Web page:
In 2017, hurricane Maria destroyed Puerto Rico and changed the lives of thousands of families. Names like Maria, Katrina and Sandy are synonym of destruction. After a hurricane, the marinas report millions in loses. Some owners do not prepare their boats for this situations. One neglected boat can cause a chain reaction that will affect everything around them.
The marinas, owners and insurance companies try to learn from their mistakes. The goal is to prepare themselves better the next time. Many hurricanes later, the collective conclusion is that keeping the boats ashore is the best option. It may require some investment on your end but it will definitively be cheaper than buying a new boat.
It is never too soon to prepare for a hurricane. The second you hear about the hurricane, get off the water. It is impossible to know what will happen, expect for the best but prepare for the worst. The first measure is to get off the water, do not try to be brave, this is a life or death situation. Find if your harbor is on the way of the hurricanes. Plan ahead, you never know when the next hurricane will come.
Remove anything that could create windage and prepare to move the boat to a safe location. The trailer should be in optimal condition. Check up the condition of the trailer every month, this way you will be ready for anything.
Dry And Safe
Keeping your boat ashore during a hurricane will always be the best solution. Some people rent storage units and store the boats there until it’s safe. It may seem like too much trouble but keeping your property safe should be a priority. Boats that are not secured correctly can end up damaging the boats nearby.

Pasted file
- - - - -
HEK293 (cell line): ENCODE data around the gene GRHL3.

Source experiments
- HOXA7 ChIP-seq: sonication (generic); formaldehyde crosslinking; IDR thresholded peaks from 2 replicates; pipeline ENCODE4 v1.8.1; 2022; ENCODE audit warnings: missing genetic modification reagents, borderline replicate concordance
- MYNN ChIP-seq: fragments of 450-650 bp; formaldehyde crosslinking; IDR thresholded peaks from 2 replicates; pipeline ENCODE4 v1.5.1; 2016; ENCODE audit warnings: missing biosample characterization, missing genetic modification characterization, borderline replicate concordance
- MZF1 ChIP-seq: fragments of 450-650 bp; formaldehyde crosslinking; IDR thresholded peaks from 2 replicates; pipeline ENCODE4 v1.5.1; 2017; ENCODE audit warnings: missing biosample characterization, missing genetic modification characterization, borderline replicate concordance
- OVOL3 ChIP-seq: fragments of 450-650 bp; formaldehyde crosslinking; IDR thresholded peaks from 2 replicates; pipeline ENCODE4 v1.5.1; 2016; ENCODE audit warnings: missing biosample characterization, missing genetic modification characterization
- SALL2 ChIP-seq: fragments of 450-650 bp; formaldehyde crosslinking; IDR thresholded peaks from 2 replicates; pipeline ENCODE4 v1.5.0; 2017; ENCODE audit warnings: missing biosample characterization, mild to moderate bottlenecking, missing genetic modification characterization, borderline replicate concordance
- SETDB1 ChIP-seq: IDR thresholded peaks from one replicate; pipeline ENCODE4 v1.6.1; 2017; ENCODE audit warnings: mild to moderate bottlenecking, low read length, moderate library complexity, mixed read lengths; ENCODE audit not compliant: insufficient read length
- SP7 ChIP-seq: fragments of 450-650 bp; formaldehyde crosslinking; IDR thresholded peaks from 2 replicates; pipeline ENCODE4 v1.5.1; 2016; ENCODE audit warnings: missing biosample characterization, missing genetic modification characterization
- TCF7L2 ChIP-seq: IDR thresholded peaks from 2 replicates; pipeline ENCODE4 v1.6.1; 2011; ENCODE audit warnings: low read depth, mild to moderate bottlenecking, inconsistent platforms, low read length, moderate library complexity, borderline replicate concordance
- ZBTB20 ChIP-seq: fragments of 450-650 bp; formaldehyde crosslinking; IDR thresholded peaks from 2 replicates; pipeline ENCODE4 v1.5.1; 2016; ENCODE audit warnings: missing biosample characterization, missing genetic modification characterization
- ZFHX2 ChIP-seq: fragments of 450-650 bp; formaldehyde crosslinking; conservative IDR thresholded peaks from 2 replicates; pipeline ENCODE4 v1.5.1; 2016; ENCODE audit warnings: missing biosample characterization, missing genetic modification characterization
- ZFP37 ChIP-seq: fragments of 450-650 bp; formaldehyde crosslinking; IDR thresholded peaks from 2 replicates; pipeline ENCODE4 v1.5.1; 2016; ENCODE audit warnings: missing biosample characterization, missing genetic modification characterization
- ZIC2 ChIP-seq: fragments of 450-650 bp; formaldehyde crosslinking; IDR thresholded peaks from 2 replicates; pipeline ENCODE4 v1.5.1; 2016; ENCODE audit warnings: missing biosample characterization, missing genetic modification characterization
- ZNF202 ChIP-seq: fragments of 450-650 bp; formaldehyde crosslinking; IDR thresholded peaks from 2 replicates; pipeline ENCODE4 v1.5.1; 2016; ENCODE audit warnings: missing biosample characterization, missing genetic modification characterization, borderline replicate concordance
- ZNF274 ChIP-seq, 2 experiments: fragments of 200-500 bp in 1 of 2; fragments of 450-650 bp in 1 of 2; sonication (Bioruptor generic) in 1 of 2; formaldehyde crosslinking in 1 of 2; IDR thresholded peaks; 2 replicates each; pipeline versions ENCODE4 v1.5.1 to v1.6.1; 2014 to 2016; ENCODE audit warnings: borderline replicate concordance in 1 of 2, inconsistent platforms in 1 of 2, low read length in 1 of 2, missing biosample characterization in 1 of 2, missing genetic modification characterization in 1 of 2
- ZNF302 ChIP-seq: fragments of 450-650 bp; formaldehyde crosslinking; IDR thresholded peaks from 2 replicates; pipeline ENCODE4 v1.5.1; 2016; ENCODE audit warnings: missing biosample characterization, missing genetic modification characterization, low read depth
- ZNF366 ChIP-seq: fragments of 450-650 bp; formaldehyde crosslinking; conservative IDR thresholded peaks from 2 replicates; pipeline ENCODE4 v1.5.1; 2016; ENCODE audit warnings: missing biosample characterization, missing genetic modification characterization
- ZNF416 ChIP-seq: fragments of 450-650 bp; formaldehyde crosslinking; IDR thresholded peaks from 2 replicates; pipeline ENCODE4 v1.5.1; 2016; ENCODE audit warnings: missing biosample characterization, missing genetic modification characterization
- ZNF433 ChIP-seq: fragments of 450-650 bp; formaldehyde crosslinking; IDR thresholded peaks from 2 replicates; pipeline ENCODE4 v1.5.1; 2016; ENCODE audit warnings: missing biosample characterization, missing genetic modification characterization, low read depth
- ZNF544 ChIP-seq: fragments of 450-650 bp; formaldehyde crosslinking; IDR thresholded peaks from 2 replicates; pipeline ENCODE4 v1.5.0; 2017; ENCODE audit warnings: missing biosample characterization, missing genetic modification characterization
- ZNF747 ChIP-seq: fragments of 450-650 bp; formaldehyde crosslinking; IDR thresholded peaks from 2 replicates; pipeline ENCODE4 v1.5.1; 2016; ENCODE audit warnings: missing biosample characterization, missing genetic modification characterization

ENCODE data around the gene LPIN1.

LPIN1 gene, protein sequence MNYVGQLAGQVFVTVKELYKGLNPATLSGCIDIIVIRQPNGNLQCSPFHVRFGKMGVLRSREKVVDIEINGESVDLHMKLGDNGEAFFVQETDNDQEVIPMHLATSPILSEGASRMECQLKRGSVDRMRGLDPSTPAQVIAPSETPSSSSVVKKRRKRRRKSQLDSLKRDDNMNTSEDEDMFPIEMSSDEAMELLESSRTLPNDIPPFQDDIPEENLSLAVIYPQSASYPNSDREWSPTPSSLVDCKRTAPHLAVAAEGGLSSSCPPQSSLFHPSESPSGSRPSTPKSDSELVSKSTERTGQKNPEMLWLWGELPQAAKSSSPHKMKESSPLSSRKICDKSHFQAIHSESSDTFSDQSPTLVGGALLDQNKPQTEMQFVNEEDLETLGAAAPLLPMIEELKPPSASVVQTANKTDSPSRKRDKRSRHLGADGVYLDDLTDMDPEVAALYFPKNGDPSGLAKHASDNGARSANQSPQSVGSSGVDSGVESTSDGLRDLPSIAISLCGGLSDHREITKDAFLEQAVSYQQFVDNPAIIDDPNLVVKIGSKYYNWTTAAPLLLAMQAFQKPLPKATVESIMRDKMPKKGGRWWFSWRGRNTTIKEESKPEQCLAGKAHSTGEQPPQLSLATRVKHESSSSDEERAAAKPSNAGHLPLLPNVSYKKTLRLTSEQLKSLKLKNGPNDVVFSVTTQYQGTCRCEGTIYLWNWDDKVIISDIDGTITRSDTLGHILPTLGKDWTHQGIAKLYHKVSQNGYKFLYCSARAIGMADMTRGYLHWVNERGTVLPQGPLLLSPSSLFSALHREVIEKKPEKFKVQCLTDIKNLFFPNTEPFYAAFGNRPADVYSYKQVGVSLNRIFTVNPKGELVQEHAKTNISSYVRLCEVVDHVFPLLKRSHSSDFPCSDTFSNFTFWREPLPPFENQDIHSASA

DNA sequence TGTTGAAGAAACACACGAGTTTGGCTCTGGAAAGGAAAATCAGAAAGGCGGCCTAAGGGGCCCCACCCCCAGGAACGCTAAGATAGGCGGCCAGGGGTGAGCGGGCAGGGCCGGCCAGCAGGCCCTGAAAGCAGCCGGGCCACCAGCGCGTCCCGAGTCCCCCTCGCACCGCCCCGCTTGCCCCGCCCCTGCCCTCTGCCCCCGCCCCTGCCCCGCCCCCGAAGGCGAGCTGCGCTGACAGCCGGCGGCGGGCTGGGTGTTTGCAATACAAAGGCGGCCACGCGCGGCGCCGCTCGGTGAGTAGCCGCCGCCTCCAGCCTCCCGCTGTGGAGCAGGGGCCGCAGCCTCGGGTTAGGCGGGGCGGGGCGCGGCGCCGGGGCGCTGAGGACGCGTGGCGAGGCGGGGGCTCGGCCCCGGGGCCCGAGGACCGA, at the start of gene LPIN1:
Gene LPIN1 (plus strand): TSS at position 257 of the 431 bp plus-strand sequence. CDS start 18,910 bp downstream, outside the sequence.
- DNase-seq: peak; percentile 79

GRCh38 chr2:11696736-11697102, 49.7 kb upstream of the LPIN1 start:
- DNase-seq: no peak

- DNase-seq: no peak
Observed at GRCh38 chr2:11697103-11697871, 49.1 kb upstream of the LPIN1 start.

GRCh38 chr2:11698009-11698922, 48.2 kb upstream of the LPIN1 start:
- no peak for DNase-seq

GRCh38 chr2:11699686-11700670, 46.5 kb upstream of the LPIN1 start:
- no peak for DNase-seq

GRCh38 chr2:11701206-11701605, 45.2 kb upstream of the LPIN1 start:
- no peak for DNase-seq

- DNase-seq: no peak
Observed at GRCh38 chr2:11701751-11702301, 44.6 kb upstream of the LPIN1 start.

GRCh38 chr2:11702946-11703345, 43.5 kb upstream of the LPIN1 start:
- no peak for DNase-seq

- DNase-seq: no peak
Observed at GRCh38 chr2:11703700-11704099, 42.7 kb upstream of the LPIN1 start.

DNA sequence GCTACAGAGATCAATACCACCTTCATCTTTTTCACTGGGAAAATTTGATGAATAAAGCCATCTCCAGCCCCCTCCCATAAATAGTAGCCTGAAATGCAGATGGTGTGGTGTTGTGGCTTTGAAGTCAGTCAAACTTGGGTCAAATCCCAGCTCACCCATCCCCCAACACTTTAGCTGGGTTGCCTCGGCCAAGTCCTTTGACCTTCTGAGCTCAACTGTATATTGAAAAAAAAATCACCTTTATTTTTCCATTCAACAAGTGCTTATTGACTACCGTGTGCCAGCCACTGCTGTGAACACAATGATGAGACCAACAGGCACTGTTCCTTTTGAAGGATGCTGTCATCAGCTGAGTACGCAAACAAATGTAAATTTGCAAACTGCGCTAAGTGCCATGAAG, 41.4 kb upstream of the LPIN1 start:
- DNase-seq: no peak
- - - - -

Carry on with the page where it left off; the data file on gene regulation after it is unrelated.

Preparation increases the probabilities of survival of a boat. If it stays in the water, there is no guarantee the boat will make it.
Boats ashore are held by jack stands, these keep the boat in place. On a clear day, this would be enough but during a hurricane some extra measures are necessary. Drill an anchor to the ground, it must be strong and resistant. Pick a material that doesn’t stretch and strap down the boat. It will keep it from rocking and eventually falling off the jack stands.
If you live near the shore, consider finding a place in higher ground to keep the boat. It has been proven that boats are likely to receive no damage if they are away from bodies of water. Organizebeforehand, find a place where you can put the boat in case of hurricane.
Preparation is the key to prevent bigger damages. Having an emergency plan is mandatory for any boat owner. A secondary plan will be useful in case the original fails. Remember, under no circumstance you should stay with your boat or near the water. If every plan fails, your insurance company may be able to help you.